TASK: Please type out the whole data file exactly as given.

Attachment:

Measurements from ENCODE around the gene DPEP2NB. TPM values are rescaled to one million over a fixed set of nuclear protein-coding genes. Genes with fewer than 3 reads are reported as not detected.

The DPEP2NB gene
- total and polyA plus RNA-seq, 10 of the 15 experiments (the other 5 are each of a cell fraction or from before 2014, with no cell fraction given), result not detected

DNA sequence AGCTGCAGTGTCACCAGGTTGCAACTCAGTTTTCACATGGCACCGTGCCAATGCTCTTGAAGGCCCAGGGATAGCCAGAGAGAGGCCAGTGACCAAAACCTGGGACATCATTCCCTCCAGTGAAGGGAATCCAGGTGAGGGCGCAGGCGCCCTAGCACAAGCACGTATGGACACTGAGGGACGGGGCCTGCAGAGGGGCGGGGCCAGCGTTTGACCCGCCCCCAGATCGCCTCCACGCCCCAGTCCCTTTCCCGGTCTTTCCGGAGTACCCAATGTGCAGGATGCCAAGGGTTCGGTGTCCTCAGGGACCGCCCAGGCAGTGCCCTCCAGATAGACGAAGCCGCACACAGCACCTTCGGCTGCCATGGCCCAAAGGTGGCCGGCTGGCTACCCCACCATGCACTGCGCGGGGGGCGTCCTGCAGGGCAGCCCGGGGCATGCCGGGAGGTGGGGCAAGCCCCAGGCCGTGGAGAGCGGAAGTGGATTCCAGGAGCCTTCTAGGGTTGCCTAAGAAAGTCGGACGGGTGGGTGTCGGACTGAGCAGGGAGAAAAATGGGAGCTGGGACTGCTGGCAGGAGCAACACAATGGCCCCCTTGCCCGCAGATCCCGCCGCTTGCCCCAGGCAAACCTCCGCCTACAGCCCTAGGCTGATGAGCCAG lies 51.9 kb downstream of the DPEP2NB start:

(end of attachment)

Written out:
Measurements from ENCODE around the gene DPEP2NB. TPM values are rescaled to one million over a fixed set of nuclear protein-coding genes. Genes with fewer than 3 reads are reported as not detected.

The DPEP2NB gene
- total and polyA plus RNA-seq, 10 of the 15 experiments (the other 5 are each of a cell fraction or from before 2014, with no cell fraction given), result not detected

DNA sequence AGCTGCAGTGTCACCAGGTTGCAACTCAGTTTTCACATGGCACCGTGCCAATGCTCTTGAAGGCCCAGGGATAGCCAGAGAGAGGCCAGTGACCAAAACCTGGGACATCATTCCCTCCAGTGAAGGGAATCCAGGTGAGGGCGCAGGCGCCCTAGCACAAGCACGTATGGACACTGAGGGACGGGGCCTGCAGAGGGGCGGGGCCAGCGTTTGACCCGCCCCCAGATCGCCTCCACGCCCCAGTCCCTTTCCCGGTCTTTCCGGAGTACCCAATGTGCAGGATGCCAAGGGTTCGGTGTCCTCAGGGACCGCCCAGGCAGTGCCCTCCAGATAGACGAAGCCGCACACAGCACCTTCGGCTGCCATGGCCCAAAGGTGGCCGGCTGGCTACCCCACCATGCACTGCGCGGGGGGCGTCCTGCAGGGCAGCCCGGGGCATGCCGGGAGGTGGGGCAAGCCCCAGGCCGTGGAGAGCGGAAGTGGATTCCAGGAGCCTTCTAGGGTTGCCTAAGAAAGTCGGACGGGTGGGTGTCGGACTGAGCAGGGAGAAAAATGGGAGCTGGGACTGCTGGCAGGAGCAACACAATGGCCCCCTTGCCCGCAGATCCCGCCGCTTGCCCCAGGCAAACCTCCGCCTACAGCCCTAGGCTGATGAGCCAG lies 51.9 kb downstream of the DPEP2NB start: